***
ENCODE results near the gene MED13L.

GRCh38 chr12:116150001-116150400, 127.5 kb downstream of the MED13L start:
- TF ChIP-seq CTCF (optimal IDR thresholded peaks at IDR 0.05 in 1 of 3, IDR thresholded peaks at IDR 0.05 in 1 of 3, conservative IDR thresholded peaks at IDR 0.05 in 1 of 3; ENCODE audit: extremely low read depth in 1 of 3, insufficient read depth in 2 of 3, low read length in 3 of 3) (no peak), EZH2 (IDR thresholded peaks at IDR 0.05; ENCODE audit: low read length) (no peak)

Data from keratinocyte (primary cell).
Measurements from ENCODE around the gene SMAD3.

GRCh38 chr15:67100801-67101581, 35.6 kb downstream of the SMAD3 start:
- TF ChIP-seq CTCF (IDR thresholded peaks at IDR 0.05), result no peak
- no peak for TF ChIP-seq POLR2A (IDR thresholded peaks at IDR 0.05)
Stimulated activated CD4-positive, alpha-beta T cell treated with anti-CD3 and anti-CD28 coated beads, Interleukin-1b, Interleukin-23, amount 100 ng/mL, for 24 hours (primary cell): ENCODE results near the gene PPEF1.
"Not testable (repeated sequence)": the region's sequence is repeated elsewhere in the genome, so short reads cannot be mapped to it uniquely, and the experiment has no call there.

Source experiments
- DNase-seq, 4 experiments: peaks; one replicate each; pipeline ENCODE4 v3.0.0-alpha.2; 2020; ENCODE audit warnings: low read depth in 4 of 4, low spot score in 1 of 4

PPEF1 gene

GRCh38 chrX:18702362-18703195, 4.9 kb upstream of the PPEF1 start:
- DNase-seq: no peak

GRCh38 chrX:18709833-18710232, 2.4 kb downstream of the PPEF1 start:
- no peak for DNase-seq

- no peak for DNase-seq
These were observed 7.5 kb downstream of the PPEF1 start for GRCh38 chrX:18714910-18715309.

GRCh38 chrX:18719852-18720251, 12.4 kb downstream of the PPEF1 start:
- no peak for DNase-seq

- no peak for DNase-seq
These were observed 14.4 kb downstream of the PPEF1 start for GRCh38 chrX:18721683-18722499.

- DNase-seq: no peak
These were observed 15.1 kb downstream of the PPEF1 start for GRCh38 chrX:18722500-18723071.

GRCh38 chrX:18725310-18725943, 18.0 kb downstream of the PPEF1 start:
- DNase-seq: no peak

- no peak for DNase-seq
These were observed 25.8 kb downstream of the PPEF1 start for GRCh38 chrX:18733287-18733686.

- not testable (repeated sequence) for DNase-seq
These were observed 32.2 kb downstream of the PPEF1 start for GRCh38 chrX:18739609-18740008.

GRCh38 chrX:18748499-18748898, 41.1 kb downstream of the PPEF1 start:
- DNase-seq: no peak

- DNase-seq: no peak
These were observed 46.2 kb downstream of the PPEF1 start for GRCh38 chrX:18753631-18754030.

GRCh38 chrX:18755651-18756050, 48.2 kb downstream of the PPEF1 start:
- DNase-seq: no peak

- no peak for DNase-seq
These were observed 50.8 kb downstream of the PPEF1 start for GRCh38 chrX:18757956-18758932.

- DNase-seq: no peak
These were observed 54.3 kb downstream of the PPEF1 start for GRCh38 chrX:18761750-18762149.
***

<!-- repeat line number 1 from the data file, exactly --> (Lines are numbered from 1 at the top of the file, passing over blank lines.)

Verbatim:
ENCODE results near the gene MED13L.